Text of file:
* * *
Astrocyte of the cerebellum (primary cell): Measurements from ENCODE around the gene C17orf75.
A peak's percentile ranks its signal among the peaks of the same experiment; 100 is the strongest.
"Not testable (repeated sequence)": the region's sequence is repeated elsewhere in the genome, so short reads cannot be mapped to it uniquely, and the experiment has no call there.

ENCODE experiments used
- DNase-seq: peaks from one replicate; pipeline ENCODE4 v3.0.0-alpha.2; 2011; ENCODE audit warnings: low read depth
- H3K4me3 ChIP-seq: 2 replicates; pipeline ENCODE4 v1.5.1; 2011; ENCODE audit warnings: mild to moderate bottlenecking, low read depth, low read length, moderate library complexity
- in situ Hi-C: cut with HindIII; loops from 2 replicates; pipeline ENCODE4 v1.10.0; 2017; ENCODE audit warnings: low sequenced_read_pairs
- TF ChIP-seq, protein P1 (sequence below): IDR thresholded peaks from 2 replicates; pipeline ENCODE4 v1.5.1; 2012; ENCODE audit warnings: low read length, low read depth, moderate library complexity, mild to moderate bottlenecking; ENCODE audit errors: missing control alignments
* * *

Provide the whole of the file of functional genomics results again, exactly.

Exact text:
Astrocyte of the cerebellum (primary cell): Measurements from ENCODE around the gene C17orf75.
A peak's percentile ranks its signal among the peaks of the same experiment; 100 is the strongest.
"Not testable (repeated sequence)": the region's sequence is repeated elsewhere in the genome, so short reads cannot be mapped to it uniquely, and the experiment has no call there.

ENCODE experiments used
- DNase-seq: peaks from one replicate; pipeline ENCODE4 v3.0.0-alpha.2; 2011; ENCODE audit warnings: low read depth
- H3K4me3 ChIP-seq: 2 replicates; pipeline ENCODE4 v1.5.1; 2011; ENCODE audit warnings: mild to moderate bottlenecking, low read depth, low read length, moderate library complexity
- in situ Hi-C: cut with HindIII; loops from 2 replicates; pipeline ENCODE4 v1.10.0; 2017; ENCODE audit warnings: low sequenced_read_pairs
- TF ChIP-seq, protein P1 (sequence below): IDR thresholded peaks from 2 replicates; pipeline ENCODE4 v1.5.1; 2012; ENCODE audit warnings: low read length, low read depth, moderate library complexity, mild to moderate bottlenecking; ENCODE audit errors: missing control alignments